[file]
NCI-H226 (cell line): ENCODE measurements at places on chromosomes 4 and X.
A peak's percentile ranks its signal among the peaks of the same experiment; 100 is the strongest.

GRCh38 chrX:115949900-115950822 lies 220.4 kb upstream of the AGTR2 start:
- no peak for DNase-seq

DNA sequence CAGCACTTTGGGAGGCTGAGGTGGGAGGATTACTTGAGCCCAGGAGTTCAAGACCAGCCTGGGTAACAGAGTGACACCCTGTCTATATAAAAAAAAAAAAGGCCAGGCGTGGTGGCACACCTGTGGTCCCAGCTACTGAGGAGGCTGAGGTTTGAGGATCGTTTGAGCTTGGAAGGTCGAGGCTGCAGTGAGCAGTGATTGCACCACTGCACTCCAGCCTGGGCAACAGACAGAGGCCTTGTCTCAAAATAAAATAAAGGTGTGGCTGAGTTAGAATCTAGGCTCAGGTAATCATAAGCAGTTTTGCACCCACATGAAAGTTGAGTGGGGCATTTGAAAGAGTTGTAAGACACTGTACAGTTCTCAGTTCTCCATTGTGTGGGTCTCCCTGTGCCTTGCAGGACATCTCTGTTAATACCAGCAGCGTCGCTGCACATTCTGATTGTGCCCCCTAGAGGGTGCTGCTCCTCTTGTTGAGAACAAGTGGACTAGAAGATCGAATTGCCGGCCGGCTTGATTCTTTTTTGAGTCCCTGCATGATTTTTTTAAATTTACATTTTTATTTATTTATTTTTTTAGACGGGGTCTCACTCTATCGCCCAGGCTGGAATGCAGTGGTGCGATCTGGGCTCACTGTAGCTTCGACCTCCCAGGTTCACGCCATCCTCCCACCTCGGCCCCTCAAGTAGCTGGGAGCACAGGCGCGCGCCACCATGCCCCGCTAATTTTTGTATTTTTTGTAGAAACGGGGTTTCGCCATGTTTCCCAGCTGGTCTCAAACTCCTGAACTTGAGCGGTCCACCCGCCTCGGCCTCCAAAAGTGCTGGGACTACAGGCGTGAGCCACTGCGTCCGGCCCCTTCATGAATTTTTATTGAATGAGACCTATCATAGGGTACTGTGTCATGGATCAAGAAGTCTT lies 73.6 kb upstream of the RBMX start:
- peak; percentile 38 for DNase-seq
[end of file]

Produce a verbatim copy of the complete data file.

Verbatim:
NCI-H226 (cell line): ENCODE measurements at places on chromosomes 4 and X.
A peak's percentile ranks its signal among the peaks of the same experiment; 100 is the strongest.

GRCh38 chrX:115949900-115950822 lies 220.4 kb upstream of the AGTR2 start:
- no peak for DNase-seq

DNA sequence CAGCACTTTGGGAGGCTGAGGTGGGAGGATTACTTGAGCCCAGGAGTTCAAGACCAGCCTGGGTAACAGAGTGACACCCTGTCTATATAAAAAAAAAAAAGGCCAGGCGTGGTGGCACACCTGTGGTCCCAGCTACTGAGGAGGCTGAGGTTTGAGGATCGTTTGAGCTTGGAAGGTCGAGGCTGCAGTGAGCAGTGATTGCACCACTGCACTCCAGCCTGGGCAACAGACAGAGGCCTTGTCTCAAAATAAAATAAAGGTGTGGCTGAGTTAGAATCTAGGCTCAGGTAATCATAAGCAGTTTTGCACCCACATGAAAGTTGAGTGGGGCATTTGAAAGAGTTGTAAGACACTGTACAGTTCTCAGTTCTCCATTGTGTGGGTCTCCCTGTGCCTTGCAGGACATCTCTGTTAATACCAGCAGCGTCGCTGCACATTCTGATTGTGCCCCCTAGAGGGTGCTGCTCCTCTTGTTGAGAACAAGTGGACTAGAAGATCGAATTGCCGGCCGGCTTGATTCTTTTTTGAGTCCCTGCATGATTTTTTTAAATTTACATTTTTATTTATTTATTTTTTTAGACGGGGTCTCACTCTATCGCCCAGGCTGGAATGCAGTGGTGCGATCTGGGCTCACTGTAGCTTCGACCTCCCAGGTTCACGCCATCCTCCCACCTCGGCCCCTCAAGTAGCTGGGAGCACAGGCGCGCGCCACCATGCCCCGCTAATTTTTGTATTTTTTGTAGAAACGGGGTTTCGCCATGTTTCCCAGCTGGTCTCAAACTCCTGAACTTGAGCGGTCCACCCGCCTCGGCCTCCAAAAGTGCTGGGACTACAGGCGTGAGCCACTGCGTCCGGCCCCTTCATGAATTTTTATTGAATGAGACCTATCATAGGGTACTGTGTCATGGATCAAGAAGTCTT lies 73.6 kb upstream of the RBMX start:
- peak; percentile 38 for DNase-seq